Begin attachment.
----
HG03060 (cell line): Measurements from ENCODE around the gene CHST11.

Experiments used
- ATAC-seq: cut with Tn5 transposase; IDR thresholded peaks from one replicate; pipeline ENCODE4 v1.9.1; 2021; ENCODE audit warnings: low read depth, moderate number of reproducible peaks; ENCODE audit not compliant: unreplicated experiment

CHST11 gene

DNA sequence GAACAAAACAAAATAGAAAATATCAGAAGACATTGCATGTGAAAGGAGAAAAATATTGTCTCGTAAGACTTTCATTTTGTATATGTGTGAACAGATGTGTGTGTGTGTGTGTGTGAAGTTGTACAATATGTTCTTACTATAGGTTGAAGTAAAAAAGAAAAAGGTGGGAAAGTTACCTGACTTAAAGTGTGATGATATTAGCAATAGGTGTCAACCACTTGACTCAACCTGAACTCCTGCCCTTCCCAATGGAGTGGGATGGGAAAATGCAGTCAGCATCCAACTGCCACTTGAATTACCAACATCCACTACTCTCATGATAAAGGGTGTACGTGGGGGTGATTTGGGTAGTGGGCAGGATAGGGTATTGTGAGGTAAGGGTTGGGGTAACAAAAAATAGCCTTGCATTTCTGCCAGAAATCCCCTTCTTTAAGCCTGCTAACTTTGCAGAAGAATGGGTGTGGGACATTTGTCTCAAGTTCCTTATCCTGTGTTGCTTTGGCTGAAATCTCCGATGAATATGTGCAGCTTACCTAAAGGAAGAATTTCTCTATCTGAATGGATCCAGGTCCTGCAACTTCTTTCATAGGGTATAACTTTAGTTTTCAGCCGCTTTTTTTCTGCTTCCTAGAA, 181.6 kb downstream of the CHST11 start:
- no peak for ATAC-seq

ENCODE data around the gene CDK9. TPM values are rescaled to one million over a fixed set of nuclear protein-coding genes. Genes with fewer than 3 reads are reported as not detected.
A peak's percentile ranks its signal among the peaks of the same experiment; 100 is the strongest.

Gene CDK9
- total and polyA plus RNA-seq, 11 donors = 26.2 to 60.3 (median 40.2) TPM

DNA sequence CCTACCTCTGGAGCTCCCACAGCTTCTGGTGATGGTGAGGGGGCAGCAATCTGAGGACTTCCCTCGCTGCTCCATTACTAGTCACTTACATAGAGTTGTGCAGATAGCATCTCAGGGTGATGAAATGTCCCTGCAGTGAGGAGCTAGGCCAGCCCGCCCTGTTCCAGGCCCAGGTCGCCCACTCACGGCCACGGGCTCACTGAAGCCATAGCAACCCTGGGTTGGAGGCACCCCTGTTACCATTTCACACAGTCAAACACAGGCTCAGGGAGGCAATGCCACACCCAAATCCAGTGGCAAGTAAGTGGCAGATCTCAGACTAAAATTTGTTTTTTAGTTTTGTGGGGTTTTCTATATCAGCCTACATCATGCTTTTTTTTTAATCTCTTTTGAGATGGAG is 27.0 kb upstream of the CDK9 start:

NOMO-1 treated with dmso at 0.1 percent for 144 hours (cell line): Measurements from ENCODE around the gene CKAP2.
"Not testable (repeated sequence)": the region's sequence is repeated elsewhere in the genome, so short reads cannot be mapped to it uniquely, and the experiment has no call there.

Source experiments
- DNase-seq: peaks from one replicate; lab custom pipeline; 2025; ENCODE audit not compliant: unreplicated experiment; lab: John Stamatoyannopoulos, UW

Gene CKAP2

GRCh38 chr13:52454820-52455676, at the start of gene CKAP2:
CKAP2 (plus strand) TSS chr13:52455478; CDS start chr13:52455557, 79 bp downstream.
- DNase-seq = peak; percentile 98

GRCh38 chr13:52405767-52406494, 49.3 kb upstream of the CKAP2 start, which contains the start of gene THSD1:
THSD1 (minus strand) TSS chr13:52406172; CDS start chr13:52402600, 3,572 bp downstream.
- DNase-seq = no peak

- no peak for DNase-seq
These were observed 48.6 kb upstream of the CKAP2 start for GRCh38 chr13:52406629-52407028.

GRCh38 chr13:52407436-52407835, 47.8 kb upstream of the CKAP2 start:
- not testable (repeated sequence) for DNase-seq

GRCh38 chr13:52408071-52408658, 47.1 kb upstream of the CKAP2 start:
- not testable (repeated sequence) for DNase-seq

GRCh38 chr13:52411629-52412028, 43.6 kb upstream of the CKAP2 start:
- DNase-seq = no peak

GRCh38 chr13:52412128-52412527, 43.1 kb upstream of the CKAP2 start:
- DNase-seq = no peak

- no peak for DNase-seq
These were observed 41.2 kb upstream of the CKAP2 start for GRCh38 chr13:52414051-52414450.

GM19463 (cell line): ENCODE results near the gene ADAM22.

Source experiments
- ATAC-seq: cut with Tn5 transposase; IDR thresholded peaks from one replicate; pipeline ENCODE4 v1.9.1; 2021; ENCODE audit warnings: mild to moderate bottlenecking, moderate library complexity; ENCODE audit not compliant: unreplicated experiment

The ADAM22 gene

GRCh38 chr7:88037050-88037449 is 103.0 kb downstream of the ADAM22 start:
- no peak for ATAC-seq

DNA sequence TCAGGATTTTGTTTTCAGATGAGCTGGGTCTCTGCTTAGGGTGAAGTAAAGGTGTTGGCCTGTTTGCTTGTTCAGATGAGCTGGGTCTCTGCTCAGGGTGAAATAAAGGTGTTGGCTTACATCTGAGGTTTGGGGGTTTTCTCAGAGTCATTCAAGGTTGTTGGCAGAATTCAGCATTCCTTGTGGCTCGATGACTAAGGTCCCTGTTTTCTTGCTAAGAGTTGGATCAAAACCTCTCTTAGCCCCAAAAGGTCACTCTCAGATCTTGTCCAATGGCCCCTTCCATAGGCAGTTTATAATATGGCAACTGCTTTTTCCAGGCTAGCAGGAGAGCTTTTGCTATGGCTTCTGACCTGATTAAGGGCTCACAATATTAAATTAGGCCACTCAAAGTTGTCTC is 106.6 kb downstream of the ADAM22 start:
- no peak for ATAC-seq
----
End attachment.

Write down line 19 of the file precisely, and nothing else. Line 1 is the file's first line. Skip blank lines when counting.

- DNase-seq = peak; percentile 98